18 Key Concepts Golf Ball (Modern) Golf balls today have as few as one or as many as six different layers of solid material, usually polymers such as polybutadiene (a highly resilient synthetic rubber that is also used in car tires). Gravity A force of attraction that pulls objects toward each other. The more mass an object has, the stronger its gravitational pull. Lift A force that lifts an object upward due to the difference between the air pressure above and below it. The air moving over the top of a golf ball travels faster than the air below it, causing the ball to move upward. Mass The amount of matter in an object. The more mass an object has, the more force is required to move it. Newton s Laws of Motion Scientific principles established by English scientist Isaac Newton in the 17th century. First law: an object at rest will stay at rest, or an object in motion will stay in motion at a constant speed, unless an external force acts on it. Second law: when a force acts on an object, the object will move in the same direction that the force was moving. Third law: any object will react to a force applied to it, and the force of the reaction will be equal to and in the opposite direction of the original force applied. Speed The measure of how fast an object travels a specific distance over a specific time. Spin The circular motion of a golf ball as it travels through the air. As a ball moves forward through the air, the dimples cause the ball to actually spin backwards, pulling the airflow downwards. As this happens, the air at the bottom of the ball pushes up against the ball, creating more lift. Turbulence Irregular or agitated motion of the air. You can feel this when an airplane encounters turbulence and starts to shake. 17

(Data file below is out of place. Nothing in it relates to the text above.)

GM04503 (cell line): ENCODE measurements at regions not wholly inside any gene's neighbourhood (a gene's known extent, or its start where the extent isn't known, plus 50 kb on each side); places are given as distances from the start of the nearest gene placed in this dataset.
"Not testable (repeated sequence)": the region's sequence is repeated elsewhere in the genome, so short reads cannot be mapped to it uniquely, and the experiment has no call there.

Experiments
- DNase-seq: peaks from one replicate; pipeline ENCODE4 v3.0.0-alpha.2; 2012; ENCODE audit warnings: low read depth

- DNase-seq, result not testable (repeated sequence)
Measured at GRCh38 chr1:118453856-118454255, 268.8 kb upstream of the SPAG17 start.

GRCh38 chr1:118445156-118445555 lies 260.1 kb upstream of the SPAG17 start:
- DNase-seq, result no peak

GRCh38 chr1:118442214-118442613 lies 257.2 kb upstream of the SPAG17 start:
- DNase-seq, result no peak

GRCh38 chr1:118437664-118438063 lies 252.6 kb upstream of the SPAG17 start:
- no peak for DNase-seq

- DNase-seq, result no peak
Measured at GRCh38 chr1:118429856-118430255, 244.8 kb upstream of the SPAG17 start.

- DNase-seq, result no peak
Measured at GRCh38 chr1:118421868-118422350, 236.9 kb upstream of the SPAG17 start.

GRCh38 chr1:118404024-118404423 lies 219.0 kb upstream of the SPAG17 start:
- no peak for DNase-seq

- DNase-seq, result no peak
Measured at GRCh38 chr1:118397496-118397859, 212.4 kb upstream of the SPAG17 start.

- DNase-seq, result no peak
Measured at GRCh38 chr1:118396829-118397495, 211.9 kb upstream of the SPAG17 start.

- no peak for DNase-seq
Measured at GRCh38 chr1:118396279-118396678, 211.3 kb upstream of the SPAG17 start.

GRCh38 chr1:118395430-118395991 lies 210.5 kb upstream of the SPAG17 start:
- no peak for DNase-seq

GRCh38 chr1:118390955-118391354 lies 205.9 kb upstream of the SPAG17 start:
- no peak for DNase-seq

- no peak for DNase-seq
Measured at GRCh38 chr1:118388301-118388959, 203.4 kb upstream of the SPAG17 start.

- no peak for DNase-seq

19 Key Concepts Velocity The measure of speed in a specific direction. Weight The measure of the pull of gravity on the mass of an object. The weight of an object makes it harder to lift or stay aloft in the air. 18